top of page

Pastor Glenn McDonald: Gone Fishing

Every day during this season of Lent we’re looking at the miracles of Jesus – his spectacular displays of supernatural power that are reported in the Gospels.    


What would you do if you were endowed with all the power in the universe?


In the 2003 feature film Bruce Almighty, God temporarily entrusts his powers to a frustrated TV reporter named Bruce Nolan (played by Jim Carrey).


Like a kid in a candy store, Bruce parts his tomato soup as if it were the Red Sea, exacts revenge on a street gang that had bullied him, pulls the moon closer to the Earth to create a more romantic evening with his girlfriend, and arranges to have the TV cameras rolling when he finds the long-missing body of Jimmy Hoffa.


Having access to God’s power seems mighty entertaining.


Jesus’ displays of supernatural power, on the other hand, are considerably more sober.  They classically fall into three categories: miracles of healing (restoring sight to the blind, raising the dead, exorcising demons), miracles of provision (feeding the 5,000, turning water into wine), and miracles demonstrating Jesus’ power over creation (stilling a raging storm, walking on water).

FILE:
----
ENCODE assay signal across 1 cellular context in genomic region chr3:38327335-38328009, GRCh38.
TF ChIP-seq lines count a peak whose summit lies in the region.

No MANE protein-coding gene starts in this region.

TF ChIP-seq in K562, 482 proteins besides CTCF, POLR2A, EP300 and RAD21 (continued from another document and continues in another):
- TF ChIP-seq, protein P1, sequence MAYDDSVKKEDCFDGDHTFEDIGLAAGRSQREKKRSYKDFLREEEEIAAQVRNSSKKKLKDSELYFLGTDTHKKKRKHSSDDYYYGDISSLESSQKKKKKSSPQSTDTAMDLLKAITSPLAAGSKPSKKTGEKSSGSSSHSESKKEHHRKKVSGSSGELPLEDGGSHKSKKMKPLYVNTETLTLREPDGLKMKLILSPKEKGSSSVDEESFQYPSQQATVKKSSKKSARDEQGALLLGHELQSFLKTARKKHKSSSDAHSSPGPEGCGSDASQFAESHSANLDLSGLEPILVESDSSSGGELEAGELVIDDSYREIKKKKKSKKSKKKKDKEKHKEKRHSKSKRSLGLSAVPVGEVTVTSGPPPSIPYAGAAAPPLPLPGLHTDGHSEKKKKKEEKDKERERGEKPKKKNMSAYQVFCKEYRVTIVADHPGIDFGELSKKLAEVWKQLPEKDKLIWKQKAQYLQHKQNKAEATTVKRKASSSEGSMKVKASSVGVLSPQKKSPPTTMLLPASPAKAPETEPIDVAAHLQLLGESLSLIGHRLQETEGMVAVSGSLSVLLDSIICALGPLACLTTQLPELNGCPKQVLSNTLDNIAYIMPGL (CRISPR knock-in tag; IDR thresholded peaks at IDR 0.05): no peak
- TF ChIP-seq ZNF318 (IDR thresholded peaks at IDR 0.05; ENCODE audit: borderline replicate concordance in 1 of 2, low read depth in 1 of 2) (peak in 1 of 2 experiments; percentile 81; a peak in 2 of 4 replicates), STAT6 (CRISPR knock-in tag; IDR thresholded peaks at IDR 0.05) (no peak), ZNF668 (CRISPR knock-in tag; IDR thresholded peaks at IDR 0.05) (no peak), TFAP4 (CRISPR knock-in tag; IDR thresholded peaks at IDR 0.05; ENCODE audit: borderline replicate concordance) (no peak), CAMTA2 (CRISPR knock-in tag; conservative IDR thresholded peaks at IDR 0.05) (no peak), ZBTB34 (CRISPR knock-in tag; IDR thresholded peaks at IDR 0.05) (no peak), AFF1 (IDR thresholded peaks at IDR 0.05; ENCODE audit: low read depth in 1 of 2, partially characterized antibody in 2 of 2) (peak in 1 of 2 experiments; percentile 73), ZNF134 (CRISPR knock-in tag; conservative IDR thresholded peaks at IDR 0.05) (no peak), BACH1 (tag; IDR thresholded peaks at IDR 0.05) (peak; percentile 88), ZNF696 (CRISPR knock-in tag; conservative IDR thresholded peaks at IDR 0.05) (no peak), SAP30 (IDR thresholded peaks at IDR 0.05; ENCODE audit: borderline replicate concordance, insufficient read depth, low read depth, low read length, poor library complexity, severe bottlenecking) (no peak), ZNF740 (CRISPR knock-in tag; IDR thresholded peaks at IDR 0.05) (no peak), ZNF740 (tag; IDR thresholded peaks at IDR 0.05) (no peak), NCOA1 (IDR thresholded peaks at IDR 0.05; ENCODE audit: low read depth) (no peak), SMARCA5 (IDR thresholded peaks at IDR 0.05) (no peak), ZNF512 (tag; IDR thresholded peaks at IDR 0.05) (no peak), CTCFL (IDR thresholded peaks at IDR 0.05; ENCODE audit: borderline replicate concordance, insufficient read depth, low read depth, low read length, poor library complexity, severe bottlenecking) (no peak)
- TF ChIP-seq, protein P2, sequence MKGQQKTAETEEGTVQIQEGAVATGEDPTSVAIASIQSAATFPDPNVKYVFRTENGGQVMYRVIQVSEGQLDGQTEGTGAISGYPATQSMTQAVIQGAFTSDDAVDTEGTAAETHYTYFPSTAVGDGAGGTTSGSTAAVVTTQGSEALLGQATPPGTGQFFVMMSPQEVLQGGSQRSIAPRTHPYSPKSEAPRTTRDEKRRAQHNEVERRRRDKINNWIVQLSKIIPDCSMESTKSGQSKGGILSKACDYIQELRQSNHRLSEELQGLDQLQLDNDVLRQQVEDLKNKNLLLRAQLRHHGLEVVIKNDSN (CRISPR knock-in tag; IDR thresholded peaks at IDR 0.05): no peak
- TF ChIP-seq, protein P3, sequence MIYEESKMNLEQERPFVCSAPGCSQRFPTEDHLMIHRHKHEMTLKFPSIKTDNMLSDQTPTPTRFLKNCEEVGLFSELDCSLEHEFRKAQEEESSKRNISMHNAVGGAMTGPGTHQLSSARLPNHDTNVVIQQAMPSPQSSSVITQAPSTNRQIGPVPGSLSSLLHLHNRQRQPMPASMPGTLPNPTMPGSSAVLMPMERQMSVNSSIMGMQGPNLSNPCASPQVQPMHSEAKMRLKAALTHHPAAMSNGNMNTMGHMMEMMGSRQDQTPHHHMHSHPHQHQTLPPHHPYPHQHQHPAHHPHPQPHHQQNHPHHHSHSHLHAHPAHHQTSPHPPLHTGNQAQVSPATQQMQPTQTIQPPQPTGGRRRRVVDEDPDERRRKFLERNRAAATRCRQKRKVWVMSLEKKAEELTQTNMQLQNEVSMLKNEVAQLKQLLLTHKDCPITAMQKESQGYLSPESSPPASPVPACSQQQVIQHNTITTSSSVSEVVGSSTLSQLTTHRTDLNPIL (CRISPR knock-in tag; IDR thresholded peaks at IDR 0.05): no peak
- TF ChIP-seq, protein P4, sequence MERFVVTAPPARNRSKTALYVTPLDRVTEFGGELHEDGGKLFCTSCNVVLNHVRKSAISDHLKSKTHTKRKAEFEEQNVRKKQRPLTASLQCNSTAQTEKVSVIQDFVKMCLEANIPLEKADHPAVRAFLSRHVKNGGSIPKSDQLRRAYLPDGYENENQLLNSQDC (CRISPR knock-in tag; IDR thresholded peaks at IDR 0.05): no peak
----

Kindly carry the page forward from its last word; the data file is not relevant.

Jesus’ actions are all about serving others, not about showing off or settling scores. 


That being said, there are a few miracles that seem to defy classification.  Jesus curses a fig tree in a moment of anger (a story we’ll explore next week), and tells Peter to pay the temple tax with a coin he’ll find in the mouth of a fish.  These events seem, at first glance, a bit like performing signs and wonders in soup bowls.


Why in the world does Peter have to go fishing to procure legal tender?  Here’s how the The Message renders this unusual story in Matthew 17:24-27: 


When they arrived at Capernaum, the tax men came to Peter and asked, “Does your teacher pay taxes?”  Peter said, “Of course.” But as soon as they were in the house, Jesus confronted him. “Simon, what do you think? When a king levies taxes, who pays—his children or his subjects?”


He answered, “His subjects.” Jesus said, “Then the children get off free, right? But so we don’t upset them needlessly, go down to the lake, cast a hook, and pull in the first fish that bites. Open its mouth and you’ll find a coin. Take it and give it to the tax men. It will be enough for both of us.”


Modern-day tourists who patronize the restaurants in the vicinity of the Sea of Galilee will be offered “St. Peter’s Fish.”  It’s actually a species of tilapia, a fresh-water fish found the world over, which did indeed swim in the Sea of Galilee during the time of Jesus.


These fish are also known, from time to time, to do something rather extraordinary: They hold shiny objects in their mouths.  That might include silver currency. 


Thus the notion that Peter could retrieve a four-drachma coin from the first fish he catches is not as far-fetched as it sounds – and might indicate that, in the end, this is a miracle of timing.